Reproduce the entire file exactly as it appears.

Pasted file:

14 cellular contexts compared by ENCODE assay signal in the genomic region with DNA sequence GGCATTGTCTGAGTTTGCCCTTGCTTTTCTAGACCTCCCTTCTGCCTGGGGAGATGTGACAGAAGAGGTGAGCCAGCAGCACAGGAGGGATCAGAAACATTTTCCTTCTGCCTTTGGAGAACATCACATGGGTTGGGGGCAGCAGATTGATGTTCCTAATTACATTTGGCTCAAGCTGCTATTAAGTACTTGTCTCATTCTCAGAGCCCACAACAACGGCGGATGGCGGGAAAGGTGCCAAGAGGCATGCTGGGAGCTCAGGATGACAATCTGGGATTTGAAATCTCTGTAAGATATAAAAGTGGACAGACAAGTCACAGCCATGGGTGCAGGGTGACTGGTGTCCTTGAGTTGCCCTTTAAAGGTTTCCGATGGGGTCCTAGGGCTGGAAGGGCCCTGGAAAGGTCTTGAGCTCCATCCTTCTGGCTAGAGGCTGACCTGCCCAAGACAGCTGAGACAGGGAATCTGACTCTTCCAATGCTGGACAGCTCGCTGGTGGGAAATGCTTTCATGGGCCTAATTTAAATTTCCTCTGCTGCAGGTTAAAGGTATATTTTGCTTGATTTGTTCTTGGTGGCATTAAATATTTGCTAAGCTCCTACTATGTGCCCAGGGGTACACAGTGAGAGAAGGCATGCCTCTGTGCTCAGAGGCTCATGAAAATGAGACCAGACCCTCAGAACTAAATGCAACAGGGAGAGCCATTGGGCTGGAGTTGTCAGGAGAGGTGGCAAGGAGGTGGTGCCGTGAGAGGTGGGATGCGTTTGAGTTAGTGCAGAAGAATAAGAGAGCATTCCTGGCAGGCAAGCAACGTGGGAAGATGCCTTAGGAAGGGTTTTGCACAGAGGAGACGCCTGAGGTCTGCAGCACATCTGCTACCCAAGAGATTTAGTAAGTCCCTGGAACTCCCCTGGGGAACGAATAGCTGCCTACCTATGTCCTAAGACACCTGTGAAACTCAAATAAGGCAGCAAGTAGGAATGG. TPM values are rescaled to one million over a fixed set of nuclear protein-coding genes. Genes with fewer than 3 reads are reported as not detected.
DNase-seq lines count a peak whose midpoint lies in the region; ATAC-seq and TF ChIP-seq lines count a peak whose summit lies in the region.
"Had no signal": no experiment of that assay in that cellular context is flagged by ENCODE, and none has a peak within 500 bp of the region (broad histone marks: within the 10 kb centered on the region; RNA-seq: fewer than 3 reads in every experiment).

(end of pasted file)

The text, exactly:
14 cellular contexts compared by ENCODE assay signal in the genomic region with DNA sequence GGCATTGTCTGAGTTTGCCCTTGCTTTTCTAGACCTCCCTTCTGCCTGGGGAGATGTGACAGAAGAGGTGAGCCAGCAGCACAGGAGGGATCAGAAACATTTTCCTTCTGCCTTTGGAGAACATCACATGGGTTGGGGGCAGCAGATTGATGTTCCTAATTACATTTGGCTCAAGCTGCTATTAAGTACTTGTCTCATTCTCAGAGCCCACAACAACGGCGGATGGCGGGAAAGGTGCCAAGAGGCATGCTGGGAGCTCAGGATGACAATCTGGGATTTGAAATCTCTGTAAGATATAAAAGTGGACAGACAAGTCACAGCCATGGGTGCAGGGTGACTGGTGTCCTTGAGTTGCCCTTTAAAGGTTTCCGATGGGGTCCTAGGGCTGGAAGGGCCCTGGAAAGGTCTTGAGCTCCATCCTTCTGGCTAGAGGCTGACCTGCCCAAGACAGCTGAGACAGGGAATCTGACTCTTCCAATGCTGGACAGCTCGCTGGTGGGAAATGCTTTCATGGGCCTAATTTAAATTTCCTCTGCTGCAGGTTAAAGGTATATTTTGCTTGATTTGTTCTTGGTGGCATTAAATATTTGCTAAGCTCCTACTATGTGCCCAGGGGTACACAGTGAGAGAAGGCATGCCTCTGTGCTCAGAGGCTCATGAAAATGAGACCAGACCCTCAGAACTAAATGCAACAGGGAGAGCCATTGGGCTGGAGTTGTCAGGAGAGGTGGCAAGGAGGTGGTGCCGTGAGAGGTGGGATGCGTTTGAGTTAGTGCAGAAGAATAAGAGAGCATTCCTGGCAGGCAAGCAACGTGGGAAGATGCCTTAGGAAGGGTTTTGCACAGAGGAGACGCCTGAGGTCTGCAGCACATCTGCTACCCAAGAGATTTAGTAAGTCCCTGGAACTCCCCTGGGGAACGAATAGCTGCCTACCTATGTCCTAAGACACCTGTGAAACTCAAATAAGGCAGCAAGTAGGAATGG. TPM values are rescaled to one million over a fixed set of nuclear protein-coding genes. Genes with fewer than 3 reads are reported as not detected.
DNase-seq lines count a peak whose midpoint lies in the region; ATAC-seq and TF ChIP-seq lines count a peak whose summit lies in the region.
"Had no signal": no experiment of that assay in that cellular context is flagged by ENCODE, and none has a peak within 500 bp of the region (broad histone marks: within the 10 kb centered on the region; RNA-seq: fewer than 3 reads in every experiment).